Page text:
Musharraf adds to murder confusion

Pakistan's president contradicts official accounts, saying Bhutto may have been shot.

    Musharraf said Bhutto was to blame for her own death because she stood up in the car [EPA]
    "The regime is constantly changing its position and that reinforces doubts and suspicions and lends credence to demands by the PPP for an independent inquiry under UN auspices," Farhatullah Babar, PPP spokesman, said.

    "If the PPP comes to power, we will ask the UN to hold an inquiry."

    Video evidence

    Musharraf has invited British detectives to help investigate the murder but has rejected the demands for a UN-led inquiry.

    Video footage of the attack shows man armed with a pistol firing several rounds at Bhutto from close range as she waved to supporters from the roof of her car after a political rally in Rawalpindi.

    None of the images clearly show her being hit, although from one angle her headscarf appears to flick out. Seconds after the assailant opened fire, a suicide bomber detonated a device near Bhutto's car.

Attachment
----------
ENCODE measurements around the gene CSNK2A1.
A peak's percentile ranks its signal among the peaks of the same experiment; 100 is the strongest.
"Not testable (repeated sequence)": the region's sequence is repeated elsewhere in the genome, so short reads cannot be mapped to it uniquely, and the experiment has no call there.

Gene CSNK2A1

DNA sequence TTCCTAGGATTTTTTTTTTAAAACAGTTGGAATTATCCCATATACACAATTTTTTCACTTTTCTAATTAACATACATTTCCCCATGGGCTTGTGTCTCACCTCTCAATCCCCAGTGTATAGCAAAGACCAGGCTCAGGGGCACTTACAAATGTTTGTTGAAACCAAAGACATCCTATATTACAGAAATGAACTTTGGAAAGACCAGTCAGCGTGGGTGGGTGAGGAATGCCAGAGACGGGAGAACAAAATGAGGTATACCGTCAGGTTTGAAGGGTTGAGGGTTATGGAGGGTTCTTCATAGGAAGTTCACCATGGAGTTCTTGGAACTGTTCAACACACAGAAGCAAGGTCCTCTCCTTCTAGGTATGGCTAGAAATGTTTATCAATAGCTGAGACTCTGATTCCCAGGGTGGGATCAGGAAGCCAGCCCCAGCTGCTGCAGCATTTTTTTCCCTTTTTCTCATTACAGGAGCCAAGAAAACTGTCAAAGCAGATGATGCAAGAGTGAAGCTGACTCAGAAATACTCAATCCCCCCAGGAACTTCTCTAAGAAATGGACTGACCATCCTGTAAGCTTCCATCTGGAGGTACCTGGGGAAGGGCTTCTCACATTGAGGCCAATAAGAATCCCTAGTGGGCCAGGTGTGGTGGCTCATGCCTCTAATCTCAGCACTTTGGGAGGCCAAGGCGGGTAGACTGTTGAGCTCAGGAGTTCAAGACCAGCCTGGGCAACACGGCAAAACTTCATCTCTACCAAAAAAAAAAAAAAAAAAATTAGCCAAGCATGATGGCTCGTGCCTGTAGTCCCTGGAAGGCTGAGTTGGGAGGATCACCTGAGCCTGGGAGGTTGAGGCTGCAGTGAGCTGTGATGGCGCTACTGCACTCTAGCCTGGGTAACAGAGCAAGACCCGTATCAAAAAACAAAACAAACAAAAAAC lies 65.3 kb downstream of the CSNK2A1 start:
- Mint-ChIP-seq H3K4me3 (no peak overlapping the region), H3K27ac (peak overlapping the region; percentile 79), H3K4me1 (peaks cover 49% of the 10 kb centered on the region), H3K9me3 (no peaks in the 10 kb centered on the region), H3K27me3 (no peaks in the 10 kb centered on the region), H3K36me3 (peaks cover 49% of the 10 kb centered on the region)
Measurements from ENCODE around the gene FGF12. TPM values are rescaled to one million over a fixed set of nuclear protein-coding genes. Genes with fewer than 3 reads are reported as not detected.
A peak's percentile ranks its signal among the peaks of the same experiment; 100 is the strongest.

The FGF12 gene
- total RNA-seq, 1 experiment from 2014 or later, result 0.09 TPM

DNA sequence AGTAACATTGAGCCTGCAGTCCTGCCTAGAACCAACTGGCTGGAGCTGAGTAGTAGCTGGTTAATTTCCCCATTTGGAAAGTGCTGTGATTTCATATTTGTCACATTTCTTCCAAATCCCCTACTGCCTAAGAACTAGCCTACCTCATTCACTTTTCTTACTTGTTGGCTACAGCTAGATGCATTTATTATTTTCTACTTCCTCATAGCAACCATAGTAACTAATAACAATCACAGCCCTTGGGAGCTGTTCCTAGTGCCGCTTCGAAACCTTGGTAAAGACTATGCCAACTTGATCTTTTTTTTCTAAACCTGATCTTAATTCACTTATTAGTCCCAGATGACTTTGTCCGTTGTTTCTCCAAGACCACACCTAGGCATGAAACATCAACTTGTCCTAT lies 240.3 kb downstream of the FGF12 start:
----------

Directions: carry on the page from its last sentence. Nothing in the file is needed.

Bhutto was buried the day after her killing, in keeping with Muslim custom, without a post-mortem.

    "I feel that there is a skeleton in the cupboard of the government and that's why they have been changing their stance," Babar Awan, a senior PPP leader, said.
    "From day one we have been saying that she was shot. It was a conspiracy, a plan executed, we have absolutely no doubts about it."

    Javed Cheema, the interior ministry spokesman who announced the government's initial findings that Bhutto had not been shot, told the AFP news agency: "Whatever the president has said, it must have been right.

    "I  cannot add anything to it. The investigations are continuing now and when these are concluded we will share the findings with the public."

    Bhutto blamed
    Musharraf also told CBS that Bhutto only had herself to blame for her death.

    "For standing up outside the car, I think it was she to blame alone. Nobody else. Responsibility is hers," he said.

    The assassination sparked violent protests by Bhutto supporters who blamed the government for failing to protect her despite requests for  tighter security after a suicide bomber targeted her in October.
    The unrest forced the postponement to February 18 of parliamentary elections, seen as a crucial step toward democracy after eight years of military-led rule.

    SOURCE: Agencies


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